conservation activists save turtles
Photo by Bruce Reeve/CBC

Long Point hamlet bands together to save endangered Blanding’s turtles

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The unique 40 kilometre sand spit at southern Ontario’s Long Point beach draws thousands of tourists in the summer months, all clamouring to experience this UNESCO World Biosphere Reserve. But with this influx of visitors, roadways become dangerous for the extensive wildlife in the area, especially frogs, snakes, and even the endangered Blanding’s turtle.

Through the use of decoy snakes, turtles, and ordinary objects in a 2005 study, it was determined that three percent of people would intentionally swerve to hit an animal on the road.

“People in the community said ‘Enough is enough. We’re tired of seeing this annual carnage on the road, and we’re going to set about trying to figure out if there’s some way we can deal with it and stop it,'” Rick Levick, a member of the Long Point World Biosphere Reserve Foundation, told CBC.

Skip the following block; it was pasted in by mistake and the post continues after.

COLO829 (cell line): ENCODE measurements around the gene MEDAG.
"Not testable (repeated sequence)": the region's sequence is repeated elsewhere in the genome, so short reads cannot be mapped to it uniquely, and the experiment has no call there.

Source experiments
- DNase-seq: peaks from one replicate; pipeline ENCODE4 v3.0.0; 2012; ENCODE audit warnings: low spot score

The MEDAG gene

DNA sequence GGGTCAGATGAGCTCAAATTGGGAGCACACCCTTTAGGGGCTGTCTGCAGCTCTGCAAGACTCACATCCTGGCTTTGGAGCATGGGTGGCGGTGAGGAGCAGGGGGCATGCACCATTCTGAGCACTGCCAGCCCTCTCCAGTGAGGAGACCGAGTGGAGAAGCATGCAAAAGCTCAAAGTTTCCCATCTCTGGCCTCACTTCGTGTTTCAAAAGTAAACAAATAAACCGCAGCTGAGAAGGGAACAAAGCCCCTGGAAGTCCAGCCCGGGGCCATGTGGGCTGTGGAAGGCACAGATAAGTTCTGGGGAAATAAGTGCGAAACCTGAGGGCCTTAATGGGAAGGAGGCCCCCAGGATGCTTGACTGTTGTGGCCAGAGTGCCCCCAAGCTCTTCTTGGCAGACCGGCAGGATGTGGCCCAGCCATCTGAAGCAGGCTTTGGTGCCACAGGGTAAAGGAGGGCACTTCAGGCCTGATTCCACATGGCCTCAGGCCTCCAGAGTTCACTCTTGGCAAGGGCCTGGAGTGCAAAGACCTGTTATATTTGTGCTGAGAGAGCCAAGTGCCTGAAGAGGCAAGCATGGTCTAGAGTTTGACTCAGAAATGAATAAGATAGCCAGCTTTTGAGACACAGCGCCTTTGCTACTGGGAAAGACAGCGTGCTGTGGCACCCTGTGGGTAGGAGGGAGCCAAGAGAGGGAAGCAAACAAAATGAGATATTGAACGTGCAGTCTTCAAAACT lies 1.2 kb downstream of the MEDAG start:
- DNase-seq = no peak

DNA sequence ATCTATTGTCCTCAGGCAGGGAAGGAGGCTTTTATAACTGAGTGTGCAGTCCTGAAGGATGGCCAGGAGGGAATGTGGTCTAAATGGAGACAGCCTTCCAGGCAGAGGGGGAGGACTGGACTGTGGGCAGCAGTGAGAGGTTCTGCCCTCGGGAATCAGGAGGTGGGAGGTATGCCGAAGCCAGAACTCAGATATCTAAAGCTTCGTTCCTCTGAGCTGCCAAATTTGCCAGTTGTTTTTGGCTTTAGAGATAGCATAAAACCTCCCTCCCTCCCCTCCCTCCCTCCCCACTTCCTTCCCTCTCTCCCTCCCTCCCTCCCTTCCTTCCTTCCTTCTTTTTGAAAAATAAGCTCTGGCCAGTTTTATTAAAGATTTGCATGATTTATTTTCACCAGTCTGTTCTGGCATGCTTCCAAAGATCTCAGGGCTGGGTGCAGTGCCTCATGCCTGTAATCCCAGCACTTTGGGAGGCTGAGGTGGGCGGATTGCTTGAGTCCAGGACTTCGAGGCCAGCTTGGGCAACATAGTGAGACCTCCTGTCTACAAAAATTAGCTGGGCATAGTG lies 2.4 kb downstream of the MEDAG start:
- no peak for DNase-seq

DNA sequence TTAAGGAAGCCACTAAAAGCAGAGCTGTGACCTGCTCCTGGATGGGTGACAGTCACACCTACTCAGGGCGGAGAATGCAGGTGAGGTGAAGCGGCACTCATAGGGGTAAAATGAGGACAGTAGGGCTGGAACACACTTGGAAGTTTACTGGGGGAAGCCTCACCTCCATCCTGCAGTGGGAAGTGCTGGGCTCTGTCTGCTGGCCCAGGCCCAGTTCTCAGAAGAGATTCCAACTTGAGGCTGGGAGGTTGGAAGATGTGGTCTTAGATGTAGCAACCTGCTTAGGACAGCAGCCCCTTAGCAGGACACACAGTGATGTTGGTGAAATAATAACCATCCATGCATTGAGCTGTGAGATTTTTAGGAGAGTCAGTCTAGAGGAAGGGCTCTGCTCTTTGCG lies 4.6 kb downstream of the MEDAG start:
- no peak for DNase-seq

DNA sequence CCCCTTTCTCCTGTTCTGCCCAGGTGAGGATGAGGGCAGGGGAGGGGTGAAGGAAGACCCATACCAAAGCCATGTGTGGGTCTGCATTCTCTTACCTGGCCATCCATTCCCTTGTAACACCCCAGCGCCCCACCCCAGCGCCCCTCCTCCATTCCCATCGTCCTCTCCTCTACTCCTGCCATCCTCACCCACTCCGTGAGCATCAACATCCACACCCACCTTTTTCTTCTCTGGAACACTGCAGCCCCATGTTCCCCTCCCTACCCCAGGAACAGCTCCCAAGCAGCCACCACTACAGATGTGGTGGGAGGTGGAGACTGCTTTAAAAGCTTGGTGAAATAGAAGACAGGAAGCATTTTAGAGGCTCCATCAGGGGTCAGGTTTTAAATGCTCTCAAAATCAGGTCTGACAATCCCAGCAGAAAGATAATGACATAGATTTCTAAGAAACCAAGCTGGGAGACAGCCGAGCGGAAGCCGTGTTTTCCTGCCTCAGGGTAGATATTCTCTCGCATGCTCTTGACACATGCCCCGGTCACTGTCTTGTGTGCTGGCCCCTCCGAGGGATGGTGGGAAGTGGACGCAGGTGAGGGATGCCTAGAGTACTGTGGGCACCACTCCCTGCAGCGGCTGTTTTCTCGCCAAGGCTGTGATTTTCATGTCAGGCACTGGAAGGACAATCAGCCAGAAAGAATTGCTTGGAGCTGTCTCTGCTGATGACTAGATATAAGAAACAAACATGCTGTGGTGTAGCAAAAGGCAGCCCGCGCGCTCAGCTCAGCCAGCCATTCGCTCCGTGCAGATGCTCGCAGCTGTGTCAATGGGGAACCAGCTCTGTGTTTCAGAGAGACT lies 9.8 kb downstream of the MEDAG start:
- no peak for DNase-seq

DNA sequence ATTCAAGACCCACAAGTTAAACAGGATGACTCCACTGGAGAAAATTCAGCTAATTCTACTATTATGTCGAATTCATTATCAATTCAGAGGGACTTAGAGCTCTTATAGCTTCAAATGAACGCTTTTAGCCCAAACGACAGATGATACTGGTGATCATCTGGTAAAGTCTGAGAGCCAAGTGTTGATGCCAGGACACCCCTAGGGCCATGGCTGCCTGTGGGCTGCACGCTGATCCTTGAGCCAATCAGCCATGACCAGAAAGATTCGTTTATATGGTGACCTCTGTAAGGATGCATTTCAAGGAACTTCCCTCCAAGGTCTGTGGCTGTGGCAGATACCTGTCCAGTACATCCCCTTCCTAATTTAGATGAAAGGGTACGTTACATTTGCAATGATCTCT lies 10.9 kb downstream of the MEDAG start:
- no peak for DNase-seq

After raising $2.5 million over 10 years, community members and conservation activists finally completed their project. By erecting fences and culverts, the residents created a safe means of travel for the little creatures. Their efforts payed off, with almost 89 percent fewer turtles making it onto the treacherous causeway.

“We didn’t know when we started out what impact we could have,” Levick said. “But to achieve a reduction of 80 to 90 percent mortality is just amazing. That was the biggest surprise; that we could actually make that big an impact.”

And it’s not only snakes and turtles benefitting from this new system—larger animals such as weasels and minks have been known to pass through.

Thank you to the residents of Long Point who made this happen!